By Ronan Murphy
At the very end of the match in Stockholm on Friday night, Republic of Ireland goalkeeper David Forde pulled off a great save to see the Boys in Green take a deserved point against Sweden. Forde came to claim the corner and referee Alberto Undiano Mallenco blew the whistle for full-time. The Millwall man booted the ball into the crowd and celebrated as if his side had won. Despite the scoreline, that's exactly what the game was - a victory of sorts for an Irish team which had been written off before the game, and more so, a victory against his critics for manager Giovanni Trapattoni.
During the week building up to the match, many pundits were claiming that the trip to Sweden and the home clash with Austria could be Trapattoni's last games as Ireland manager. Few expected Trapattoni's charges to have any impact against Paris Saint-Germain superstar Zlatan Ibrahimovic, especially when he earmarked the Leeds United player Paul Green as the man to deal with the threat.
In fact, Trapattoni's decision was the right one, with Ibrahimovic failing to repeat the form he showed against England in November. All over the pitch, Trapattoni's adapted 4-4-2 worked well. Robbie Keane played a deeper role than usual, and hounded the Swedish midfield, who were forced to play it long time and again.
The Italian's selection of Jonathan Walters instead of Robbie Brady offered Seamus Coleman great support when getting forward, and resulted in a dynamism we have not seen in a while from the Boys in Green. Granted, Trapattoni's communication could have been better in dealing with the withdrawal of the Hull City man from the line-up.
James McCarthy looked sharp and eager, despite being omitted from the initial XI, contradicting reports of alleged disharmony in the camp stemming from first-team exclusions.
Ireland's younger players are getting most of the credit for this performance, and it's well-deserved, with Marc Wilson and Ciaran Clark bedding in well in defence, but Trapattoni's contribution is being understated. Only two of Trapattoni's Euro 2012 starting XI took to the pitch in Stockholm last night, while eight of the other nine Stockholm starters were given their Ireland debuts by the Italian.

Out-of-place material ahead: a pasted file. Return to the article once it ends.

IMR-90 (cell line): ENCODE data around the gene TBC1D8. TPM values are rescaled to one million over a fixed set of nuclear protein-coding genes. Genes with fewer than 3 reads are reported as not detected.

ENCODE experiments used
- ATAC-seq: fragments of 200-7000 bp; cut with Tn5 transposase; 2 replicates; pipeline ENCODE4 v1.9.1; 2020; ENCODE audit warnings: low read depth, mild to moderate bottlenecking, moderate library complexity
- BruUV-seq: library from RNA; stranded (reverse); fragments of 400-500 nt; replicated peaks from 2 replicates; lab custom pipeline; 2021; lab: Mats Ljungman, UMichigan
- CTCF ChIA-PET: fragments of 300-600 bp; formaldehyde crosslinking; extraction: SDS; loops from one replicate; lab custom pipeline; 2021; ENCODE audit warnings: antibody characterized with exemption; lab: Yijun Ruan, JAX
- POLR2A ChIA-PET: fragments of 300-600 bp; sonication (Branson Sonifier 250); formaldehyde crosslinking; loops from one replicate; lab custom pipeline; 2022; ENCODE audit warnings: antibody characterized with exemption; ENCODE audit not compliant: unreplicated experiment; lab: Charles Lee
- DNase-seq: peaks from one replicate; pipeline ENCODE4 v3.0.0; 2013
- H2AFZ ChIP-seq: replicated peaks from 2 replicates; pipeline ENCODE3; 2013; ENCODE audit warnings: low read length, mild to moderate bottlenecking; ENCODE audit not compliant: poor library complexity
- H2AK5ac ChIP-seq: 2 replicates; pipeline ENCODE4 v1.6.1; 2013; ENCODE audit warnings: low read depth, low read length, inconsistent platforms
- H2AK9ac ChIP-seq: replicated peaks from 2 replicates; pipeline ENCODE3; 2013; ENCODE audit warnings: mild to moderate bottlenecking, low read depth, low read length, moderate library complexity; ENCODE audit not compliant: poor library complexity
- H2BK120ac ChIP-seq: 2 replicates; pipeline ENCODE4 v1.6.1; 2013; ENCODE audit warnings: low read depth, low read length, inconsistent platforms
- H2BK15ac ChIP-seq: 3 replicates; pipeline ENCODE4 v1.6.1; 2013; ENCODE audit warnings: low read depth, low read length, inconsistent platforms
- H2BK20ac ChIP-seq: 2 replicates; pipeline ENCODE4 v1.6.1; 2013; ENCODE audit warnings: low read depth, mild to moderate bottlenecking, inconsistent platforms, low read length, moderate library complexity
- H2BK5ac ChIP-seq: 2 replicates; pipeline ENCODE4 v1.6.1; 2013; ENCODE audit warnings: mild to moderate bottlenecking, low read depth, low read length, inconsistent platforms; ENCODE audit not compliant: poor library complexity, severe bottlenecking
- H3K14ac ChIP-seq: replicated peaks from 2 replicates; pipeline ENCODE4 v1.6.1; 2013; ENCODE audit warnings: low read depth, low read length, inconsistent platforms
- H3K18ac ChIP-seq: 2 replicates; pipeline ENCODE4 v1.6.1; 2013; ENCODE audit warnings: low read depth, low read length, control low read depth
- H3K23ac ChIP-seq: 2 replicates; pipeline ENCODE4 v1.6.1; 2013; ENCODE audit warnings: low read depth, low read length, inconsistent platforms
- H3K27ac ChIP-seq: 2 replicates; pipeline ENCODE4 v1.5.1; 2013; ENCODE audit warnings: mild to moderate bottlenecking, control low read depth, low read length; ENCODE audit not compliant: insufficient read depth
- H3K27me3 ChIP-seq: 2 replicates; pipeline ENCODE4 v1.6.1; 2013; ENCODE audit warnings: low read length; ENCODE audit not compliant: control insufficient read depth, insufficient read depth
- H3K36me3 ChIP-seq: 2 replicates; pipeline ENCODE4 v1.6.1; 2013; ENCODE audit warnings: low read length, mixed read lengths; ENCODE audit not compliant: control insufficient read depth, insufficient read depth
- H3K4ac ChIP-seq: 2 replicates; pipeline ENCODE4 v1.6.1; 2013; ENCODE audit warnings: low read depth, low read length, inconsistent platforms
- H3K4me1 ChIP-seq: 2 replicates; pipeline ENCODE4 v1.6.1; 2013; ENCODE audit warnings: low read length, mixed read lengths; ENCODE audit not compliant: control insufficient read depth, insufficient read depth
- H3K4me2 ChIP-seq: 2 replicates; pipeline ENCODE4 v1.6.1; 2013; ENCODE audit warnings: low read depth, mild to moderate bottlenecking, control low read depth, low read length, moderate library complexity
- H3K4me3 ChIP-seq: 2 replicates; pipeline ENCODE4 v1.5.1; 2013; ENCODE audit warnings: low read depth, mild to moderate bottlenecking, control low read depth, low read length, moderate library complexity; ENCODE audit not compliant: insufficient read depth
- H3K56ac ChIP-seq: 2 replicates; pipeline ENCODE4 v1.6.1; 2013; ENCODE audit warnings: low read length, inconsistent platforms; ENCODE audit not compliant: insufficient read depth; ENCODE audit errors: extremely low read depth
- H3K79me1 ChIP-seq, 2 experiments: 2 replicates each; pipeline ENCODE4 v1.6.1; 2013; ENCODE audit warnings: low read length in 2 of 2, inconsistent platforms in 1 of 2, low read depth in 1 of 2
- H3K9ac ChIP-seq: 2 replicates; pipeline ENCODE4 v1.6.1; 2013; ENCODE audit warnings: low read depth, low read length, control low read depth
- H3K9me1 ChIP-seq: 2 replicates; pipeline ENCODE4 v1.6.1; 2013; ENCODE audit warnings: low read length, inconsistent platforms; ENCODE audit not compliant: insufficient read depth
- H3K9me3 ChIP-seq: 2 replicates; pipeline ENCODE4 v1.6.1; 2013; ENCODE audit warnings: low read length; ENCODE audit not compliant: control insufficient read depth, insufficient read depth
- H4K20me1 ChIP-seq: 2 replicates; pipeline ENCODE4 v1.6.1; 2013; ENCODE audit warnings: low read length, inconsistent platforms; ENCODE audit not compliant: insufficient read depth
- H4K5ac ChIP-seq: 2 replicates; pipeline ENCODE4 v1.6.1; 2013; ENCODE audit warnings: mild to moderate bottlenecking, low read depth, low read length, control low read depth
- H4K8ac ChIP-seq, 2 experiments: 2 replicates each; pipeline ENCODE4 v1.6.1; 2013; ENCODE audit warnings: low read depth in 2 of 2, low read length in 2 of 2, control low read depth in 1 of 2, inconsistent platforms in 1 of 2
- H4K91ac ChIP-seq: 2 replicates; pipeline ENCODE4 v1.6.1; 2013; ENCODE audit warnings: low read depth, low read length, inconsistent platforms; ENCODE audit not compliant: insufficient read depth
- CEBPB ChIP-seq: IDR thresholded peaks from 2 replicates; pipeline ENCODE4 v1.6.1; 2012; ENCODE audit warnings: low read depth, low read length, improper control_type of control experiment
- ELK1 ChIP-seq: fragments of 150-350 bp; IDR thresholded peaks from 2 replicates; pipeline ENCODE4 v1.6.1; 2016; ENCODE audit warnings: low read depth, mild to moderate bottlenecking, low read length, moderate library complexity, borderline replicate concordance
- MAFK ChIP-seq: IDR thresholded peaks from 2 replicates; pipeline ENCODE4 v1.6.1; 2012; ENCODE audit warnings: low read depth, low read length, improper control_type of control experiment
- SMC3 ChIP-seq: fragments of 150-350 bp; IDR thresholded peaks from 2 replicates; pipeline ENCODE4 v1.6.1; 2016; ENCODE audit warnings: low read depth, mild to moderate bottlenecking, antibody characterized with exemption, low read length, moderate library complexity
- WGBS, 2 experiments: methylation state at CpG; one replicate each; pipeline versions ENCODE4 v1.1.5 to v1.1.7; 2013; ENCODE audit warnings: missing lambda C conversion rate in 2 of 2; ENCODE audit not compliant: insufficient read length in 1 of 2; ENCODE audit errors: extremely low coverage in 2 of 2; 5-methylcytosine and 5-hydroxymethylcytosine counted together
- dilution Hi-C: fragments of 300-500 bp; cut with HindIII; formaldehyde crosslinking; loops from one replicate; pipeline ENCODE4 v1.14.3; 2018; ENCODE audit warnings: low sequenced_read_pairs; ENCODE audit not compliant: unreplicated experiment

In addition, the introduction of Wes Hoolahan for Robbie Keane in the second-half shows a more progressive approach from Trapattoni, who is now looking to use the Norwich City midfielder as a creative spark in the middle of the park. Earlier in his tenure, it would have been unthinkable for the Italian to take off Keane in place of a midfielder, but Trapattoni showed that he still can spring a surprise or two.
Before the game, Trapattoni told the press corps: "A win has 100 fathers, defeat is an orphan. A great philosopher said this." This draw can be placed in the former category, seemingly, with everyone other than the coach being singled out for praise in most quarters.
With Portugal failing to beat Israel, Spain drawing at home to Finland, and Albania beating Norway in Olso, Trapattoni's feat of a draw in Stockholm deserves much credit. International football is no longer as predictable as it once was. Teams like Iceland, Lithuania and even Liechtenstein are capable of causing upsets - all three did last night.
Trapattoni has guided his team well in this climate, and to draw in Stockholm is no easy task. Nor was it a lucky point for Ireland, but rather a deserved one against well-respected opposition. In 14 consecutive away qualifiers, Ireland have yet to be beaten under the Italian.
It is all too easy to blame the manager when things go wrong, as often happens, but here Trapattoni deserves as much praise as his players. His tactics stifled Sweden for large parts of the game, and his team had a couple of decent chances to snatch a winner. Ireland will be now full of confidence for Tuesday's tie with Austria, and the man most responsible for that is a wily old Italian, who turned 74 just last week.